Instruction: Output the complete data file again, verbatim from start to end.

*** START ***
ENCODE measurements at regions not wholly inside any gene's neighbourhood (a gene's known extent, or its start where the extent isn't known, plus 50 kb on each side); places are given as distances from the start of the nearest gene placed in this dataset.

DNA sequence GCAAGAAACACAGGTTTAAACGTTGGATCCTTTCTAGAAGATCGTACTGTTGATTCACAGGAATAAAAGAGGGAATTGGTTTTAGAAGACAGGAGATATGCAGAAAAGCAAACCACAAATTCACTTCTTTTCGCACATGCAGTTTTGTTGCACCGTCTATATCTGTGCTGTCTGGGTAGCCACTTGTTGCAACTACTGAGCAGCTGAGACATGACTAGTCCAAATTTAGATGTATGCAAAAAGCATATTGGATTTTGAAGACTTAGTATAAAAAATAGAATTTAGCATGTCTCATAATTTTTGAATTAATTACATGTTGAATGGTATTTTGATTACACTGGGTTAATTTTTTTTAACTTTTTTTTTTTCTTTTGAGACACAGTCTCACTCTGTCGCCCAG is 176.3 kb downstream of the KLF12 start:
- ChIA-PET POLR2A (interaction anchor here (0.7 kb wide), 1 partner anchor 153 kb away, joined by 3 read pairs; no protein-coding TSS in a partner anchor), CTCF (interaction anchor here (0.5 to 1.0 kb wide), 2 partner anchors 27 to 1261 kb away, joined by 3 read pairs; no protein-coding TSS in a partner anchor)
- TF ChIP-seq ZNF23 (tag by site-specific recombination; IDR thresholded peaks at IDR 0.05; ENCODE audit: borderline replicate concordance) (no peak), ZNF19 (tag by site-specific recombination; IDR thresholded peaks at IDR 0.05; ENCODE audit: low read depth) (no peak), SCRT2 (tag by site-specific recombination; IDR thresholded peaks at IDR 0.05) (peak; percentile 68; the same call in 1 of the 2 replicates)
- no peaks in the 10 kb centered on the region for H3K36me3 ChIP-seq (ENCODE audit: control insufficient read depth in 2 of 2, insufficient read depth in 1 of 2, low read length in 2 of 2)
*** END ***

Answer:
ENCODE measurements at regions not wholly inside any gene's neighbourhood (a gene's known extent, or its start where the extent isn't known, plus 50 kb on each side); places are given as distances from the start of the nearest gene placed in this dataset.

DNA sequence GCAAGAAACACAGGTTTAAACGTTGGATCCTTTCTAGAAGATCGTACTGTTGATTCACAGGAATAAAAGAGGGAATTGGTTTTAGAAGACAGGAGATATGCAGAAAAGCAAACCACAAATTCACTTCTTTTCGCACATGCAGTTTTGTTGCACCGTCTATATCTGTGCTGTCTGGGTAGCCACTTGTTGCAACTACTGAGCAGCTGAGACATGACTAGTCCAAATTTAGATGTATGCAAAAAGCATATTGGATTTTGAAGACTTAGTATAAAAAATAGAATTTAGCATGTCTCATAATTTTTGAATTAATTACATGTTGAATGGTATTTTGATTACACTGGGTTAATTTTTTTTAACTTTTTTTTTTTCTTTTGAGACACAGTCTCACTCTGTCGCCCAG is 176.3 kb downstream of the KLF12 start:
- ChIA-PET POLR2A (interaction anchor here (0.7 kb wide), 1 partner anchor 153 kb away, joined by 3 read pairs; no protein-coding TSS in a partner anchor), CTCF (interaction anchor here (0.5 to 1.0 kb wide), 2 partner anchors 27 to 1261 kb away, joined by 3 read pairs; no protein-coding TSS in a partner anchor)
- TF ChIP-seq ZNF23 (tag by site-specific recombination; IDR thresholded peaks at IDR 0.05; ENCODE audit: borderline replicate concordance) (no peak), ZNF19 (tag by site-specific recombination; IDR thresholded peaks at IDR 0.05; ENCODE audit: low read depth) (no peak), SCRT2 (tag by site-specific recombination; IDR thresholded peaks at IDR 0.05) (peak; percentile 68; the same call in 1 of the 2 replicates)
- no peaks in the 10 kb centered on the region for H3K36me3 ChIP-seq (ENCODE audit: control insufficient read depth in 2 of 2, insufficient read depth in 1 of 2, low read length in 2 of 2)